Introduction: Micro:bit Glowing Halloween Eyes
Want to make a small creature with glowing red eyes hiding in the shadows, watching you?
This is a classic Halloween project and the micro:bit makes it easy - you can build it in under an hour. You can just see the holder and wire in the gif, but if you hide this right, people will only see the spooky eyes!
Here's what you need:
- micro:bit and battery pack
- White paper
- Pen or pencil
- Hot glue gun
- Hobby knife
Step 1: Coding
The code is easy! The LEDs on the micro:bit simulate a pair of spooky eyes in the dark. To make them more interesting, I've made them blink randomly.
Take a look at the picture. Here's how the code works:
- Light up two LEDs on the micro:bit.
- Pick a random number of milliseconds to wait (this keeps the eyes "open").
- The LEDs are turned off.
- Then pick another random number of milliseconds to wait (this keeps the eyes "closed").
The code runs in a Forever block, so it will do this over and over. You can experiment with the length of the random numbers to make the eyes blink faster or slower. I've found that a longer time with the eyes open, followed by a shorter blink, works well.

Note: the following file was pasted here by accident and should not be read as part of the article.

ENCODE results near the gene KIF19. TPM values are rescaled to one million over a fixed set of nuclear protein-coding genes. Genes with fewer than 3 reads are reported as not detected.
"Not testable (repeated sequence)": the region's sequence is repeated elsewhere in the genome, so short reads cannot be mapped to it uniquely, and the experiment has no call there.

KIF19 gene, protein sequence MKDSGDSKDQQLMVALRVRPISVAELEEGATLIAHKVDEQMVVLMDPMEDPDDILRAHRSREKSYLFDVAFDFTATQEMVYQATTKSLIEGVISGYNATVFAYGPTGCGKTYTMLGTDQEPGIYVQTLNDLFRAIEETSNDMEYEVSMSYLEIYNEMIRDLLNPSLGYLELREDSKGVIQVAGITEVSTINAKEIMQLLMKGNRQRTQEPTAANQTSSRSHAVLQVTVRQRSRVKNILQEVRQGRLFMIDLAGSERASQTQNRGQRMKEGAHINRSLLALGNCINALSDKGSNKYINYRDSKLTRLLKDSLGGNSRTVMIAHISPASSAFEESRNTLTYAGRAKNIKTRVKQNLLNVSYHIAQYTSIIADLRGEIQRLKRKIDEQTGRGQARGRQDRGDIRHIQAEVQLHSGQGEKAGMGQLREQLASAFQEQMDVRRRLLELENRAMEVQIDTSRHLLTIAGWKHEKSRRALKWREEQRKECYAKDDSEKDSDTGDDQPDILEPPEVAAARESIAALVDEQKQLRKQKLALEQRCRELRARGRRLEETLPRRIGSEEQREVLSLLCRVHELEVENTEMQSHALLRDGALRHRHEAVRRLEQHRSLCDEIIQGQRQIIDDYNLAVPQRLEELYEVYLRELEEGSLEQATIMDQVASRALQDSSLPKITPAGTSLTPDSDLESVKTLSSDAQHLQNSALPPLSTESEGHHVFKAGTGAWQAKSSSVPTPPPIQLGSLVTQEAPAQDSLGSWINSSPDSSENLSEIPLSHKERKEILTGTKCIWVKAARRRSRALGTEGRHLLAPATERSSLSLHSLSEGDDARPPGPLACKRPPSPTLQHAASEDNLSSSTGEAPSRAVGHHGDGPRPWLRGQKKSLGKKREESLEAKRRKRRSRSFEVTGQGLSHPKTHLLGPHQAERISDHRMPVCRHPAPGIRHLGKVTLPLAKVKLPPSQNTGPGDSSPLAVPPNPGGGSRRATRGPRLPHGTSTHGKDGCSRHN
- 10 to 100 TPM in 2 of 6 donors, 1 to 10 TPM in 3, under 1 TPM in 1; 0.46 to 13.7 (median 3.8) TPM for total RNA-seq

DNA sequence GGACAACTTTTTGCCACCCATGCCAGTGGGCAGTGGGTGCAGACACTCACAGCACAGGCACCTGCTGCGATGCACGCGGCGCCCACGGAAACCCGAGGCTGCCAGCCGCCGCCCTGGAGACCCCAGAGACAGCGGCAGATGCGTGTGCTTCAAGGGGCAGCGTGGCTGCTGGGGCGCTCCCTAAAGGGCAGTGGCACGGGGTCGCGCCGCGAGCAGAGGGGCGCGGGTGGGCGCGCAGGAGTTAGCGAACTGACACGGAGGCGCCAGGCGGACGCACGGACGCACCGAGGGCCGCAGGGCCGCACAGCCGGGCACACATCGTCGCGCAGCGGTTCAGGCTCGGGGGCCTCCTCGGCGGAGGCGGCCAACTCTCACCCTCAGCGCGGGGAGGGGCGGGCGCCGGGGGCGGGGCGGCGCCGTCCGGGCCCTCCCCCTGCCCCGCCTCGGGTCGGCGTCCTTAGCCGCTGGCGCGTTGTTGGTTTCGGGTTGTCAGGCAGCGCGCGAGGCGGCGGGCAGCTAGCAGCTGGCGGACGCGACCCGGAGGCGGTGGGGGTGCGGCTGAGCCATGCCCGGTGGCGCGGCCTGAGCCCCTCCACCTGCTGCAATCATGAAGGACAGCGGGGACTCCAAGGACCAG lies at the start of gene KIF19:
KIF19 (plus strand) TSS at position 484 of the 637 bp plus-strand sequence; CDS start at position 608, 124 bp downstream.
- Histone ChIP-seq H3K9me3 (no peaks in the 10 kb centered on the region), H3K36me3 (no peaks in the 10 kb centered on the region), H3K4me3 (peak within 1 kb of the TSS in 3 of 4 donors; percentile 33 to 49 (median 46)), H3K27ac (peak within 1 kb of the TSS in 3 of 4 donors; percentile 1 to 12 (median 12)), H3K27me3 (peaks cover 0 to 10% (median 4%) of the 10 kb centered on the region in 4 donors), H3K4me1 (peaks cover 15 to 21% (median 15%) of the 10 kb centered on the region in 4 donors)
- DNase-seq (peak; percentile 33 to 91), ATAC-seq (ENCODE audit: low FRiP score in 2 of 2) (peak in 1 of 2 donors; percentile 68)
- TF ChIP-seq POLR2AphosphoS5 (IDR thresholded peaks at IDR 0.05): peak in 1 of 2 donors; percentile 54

Go to Tinkercad's Circuit Simulator and duplicate the code blocks, then load it onto your micro:bit. This is quick!
Step 2: Cut the Paper and Mark the LEDs
At this point you could just set up the micro:bit in a dark place, but the bare LEDs don't look that good. We're going to use some hot glue to make "eyeballs" that will diffuse the light coming from the LEDs.
Let's cut a small piece of paper so it will fit between the buttons. Use the pencil to mark how wide the piece needs to be, then cut it out and make a small rectangle of paper.
Plug the battery pack into the micro:bit. Put the paper over the LEDs and make a small dot over each of the "eyes" - this is where the hot glue will go!
Step 3: Make the Eyes
Take the paper off the micro:bit and use the hot glue gun to make a big round blob of hot glue over each dot. Now you have to wait! The blobs of hot glue can take several minutes to dry - don't touch them yet! As they cool they will go from clear to a milky white, which helps diffuse the light and makes the eyes look rounder.
Once they're dry, plug in the battery pack so you can see the eyes light up, and line up the eyeballs. Tape them over the LEDs.
Step 4: Cardboard Holder
It makes it easier to set up and hide the eyes if they're in a holder. Get a piece of cardboard and cut a slot out that's big enough to let the eyes show through. This also hides the micro:bit and battery pack!
I found that the buttons kept the micro:bit from lying flat against the cardboard, so I cut out a layer of the cardboard to make room.
Then line up the eyes with the slot and tape the micro:bit to the cardboard. I folded the cardboard over the battery pack and taped it closed.
From the front, you should see the hot glue eyeballs looking out of the slot. Now find a dark corner or bush to hide it in! Experiment with where you put it, so the holder is concealed in the dark.